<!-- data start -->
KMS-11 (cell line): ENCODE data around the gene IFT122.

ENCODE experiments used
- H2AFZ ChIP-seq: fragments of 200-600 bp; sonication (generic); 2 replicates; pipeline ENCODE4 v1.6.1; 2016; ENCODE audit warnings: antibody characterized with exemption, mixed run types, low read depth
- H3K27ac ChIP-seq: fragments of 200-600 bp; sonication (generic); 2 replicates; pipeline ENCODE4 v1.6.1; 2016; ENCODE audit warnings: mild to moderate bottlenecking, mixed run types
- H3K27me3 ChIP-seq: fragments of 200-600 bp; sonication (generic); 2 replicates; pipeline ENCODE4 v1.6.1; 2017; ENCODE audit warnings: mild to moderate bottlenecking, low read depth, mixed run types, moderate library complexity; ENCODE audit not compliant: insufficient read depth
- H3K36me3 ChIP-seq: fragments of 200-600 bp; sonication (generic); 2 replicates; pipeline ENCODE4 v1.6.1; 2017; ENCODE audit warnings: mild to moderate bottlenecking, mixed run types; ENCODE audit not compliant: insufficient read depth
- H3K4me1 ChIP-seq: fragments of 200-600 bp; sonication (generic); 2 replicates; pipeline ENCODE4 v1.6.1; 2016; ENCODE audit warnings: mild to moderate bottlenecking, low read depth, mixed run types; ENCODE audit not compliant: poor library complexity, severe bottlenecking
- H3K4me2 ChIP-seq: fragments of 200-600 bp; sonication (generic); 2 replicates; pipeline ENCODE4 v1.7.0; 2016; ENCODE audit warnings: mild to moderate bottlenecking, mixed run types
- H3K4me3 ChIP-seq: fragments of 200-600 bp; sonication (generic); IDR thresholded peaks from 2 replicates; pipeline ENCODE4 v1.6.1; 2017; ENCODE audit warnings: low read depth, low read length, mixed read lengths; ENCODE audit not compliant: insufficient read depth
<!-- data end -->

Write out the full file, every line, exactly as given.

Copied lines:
KMS-11 (cell line): ENCODE data around the gene IFT122.

ENCODE experiments used
- H2AFZ ChIP-seq: fragments of 200-600 bp; sonication (generic); 2 replicates; pipeline ENCODE4 v1.6.1; 2016; ENCODE audit warnings: antibody characterized with exemption, mixed run types, low read depth
- H3K27ac ChIP-seq: fragments of 200-600 bp; sonication (generic); 2 replicates; pipeline ENCODE4 v1.6.1; 2016; ENCODE audit warnings: mild to moderate bottlenecking, mixed run types
- H3K27me3 ChIP-seq: fragments of 200-600 bp; sonication (generic); 2 replicates; pipeline ENCODE4 v1.6.1; 2017; ENCODE audit warnings: mild to moderate bottlenecking, low read depth, mixed run types, moderate library complexity; ENCODE audit not compliant: insufficient read depth
- H3K36me3 ChIP-seq: fragments of 200-600 bp; sonication (generic); 2 replicates; pipeline ENCODE4 v1.6.1; 2017; ENCODE audit warnings: mild to moderate bottlenecking, mixed run types; ENCODE audit not compliant: insufficient read depth
- H3K4me1 ChIP-seq: fragments of 200-600 bp; sonication (generic); 2 replicates; pipeline ENCODE4 v1.6.1; 2016; ENCODE audit warnings: mild to moderate bottlenecking, low read depth, mixed run types; ENCODE audit not compliant: poor library complexity, severe bottlenecking
- H3K4me2 ChIP-seq: fragments of 200-600 bp; sonication (generic); 2 replicates; pipeline ENCODE4 v1.7.0; 2016; ENCODE audit warnings: mild to moderate bottlenecking, mixed run types
- H3K4me3 ChIP-seq: fragments of 200-600 bp; sonication (generic); IDR thresholded peaks from 2 replicates; pipeline ENCODE4 v1.6.1; 2017; ENCODE audit warnings: low read depth, low read length, mixed read lengths; ENCODE audit not compliant: insufficient read depth